Networked Knowledge and Invention
* Article: Le savoir en réseaux et l’empreinte inventive. Par Auray Nicolas. Alice 3: Hiver 2000 » La liberté mise au travail (II)
From Michel Bauwens' reading notes, 2005:
The article starts noting that capitalism has become networked, and that such a process mobilizes the intimacy of the participants.
- "Aux ontologies essentialistes, les réseaux substituent des mondes constructivistes, des mondes ouverts ou les êtres sont constitués par leurs rapports et leurs compositions de rapports (cfr Deleuze, Guattari, Serres, Latour) …"
- "C’est exactement le pouvoir émancipateur des réseaux: il permet de se libérer des tutelles hiérarchiques ou des assignations identitaires."
Yet, networks are not totally formless, they consolidate something new, midway between order and chaos. The challenge is to transform 'meeting-events' into 'value'. This transformation depends on the network strategist ("Véritable moteur immobile qui transforme les déplacements en associations stabilisées"). There also need to be ‘passeurs’ (“qui sont eux aussi des créateurs d’informations”)
Simondon stressed that this bridge-making is a form of violence "because it changes the integrity of territories". The strategy-maker is also seen as originating 'opportunistic and capitalist violence', by preying on new combinations. The first is violence through creation, the second through usage. The strategists 'exploit' the network and need to manipulate it.
Since a network is always changing, Deleuze says it could never be diagrammed.
The author stresses that the free software movement was not born in 1984 with Stallman and the GPL, as the latter was only a defensive measure against the new enclosure by patents. Sharing was the default practice before, in a non-judicial format based on custom ('droit coutumier'). The FS ethic and rules were implicit in already existing social practices. Stallman revolted against the changes which created all kinds of artificial barriers such as passwords, security protocols and time constraints.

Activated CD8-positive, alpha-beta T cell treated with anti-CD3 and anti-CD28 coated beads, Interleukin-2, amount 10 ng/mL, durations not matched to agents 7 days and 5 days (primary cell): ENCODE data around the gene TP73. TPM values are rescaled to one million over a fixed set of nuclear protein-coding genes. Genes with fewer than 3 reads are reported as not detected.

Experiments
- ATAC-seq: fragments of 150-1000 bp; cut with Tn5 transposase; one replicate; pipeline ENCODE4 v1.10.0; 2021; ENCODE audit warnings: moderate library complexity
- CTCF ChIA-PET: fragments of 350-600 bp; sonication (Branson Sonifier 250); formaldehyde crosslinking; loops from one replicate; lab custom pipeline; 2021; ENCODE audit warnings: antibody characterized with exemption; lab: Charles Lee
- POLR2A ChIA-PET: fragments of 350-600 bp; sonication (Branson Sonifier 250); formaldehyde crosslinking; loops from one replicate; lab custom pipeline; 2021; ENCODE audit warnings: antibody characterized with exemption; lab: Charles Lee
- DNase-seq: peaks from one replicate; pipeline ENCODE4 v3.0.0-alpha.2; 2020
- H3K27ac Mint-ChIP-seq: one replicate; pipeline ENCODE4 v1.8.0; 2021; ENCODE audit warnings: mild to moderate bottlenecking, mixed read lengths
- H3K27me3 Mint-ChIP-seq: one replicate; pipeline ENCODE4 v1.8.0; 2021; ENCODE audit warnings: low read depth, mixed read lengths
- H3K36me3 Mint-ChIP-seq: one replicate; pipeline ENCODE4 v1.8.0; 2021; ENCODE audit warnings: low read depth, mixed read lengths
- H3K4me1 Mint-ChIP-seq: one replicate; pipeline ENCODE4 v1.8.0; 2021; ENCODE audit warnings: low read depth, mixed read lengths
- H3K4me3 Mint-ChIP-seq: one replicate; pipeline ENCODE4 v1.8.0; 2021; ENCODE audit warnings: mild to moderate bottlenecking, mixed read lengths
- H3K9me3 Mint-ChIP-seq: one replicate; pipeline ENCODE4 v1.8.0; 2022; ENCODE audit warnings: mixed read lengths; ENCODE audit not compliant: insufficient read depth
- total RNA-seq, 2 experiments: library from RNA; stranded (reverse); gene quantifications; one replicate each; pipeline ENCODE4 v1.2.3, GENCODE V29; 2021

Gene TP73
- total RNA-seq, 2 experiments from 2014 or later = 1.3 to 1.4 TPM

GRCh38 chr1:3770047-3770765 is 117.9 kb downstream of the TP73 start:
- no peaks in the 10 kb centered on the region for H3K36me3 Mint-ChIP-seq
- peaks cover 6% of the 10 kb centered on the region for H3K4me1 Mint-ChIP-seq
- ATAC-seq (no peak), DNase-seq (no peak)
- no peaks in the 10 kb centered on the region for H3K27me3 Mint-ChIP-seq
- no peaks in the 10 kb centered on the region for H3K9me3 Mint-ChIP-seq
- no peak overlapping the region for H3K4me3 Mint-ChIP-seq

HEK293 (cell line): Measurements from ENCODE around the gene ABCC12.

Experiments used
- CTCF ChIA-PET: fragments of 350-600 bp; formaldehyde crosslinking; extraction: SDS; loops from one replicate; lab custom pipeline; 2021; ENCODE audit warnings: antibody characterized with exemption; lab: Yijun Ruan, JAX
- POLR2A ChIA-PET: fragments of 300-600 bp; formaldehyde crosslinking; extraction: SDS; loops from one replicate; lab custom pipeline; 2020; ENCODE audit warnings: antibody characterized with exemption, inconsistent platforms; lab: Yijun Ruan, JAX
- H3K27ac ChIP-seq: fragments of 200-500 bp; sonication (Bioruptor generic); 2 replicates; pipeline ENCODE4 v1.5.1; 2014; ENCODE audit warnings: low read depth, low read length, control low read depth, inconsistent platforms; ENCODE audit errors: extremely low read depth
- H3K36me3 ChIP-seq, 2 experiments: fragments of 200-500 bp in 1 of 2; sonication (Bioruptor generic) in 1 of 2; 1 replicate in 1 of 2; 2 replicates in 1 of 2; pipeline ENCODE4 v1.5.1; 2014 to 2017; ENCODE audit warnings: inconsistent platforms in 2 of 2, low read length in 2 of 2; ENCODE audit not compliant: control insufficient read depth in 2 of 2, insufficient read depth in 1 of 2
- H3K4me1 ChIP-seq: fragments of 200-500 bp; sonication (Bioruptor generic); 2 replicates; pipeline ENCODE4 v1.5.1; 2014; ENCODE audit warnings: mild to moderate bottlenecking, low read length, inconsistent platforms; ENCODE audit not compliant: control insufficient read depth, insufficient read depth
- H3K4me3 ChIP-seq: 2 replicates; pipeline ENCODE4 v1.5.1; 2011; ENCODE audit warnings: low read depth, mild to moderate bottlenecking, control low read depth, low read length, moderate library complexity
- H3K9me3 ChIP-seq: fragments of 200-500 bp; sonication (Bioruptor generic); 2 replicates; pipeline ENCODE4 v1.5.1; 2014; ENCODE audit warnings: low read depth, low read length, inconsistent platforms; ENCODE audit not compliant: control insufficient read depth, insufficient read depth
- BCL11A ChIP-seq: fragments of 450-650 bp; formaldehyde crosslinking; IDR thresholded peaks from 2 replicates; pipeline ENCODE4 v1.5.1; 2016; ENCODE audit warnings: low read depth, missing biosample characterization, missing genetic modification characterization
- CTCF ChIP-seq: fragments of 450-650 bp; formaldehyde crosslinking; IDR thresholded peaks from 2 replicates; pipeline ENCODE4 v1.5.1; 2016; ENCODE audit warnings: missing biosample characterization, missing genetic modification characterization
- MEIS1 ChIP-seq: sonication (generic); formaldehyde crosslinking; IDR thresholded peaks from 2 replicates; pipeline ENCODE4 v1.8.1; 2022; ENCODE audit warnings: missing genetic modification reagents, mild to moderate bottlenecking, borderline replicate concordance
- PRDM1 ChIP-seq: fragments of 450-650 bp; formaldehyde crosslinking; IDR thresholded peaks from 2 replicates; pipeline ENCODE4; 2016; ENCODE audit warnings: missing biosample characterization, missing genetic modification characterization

Socialization in FS projects takes place by a necessary internalisation of unwritten rules, representing 'custom'. This took place through initiation, through someone already 'in the know'. Eric Raymond was one of the first to formalize these practices in a judicial format.
The 'open sourcing' of Netscape was a first dramatic gesture, which opened up to the business world, but also instrumentalized FS in the context of for-profit interests. When Netscape allied itself to Raymond, and the OSI was introduced, it weakened the viral nature of the GPL, which forbade restrictive redistribution rules, which OSI allows. Software which incorporates GPL segments, had to be fully GPL themselves, but with OSI, they an be incorporated in commercialized and proprietary versions.
What Raymond justified is the private appropriation of 'projects'. Ideas are not rare and their forms are not patented. But a project is a long and sustained process, and economies of scale are obtained through such appropriation.
The author says that whereas Raymond justified OS by stressing the benefits of cooperation; free software is by contrast based on a politics of knowledge. Raymond looks to the exchange of gifts, to an eventual return. FS does not want to make products, but wants to create community. Free has to be distinguished from the public domain, since in FS, the author retains his right.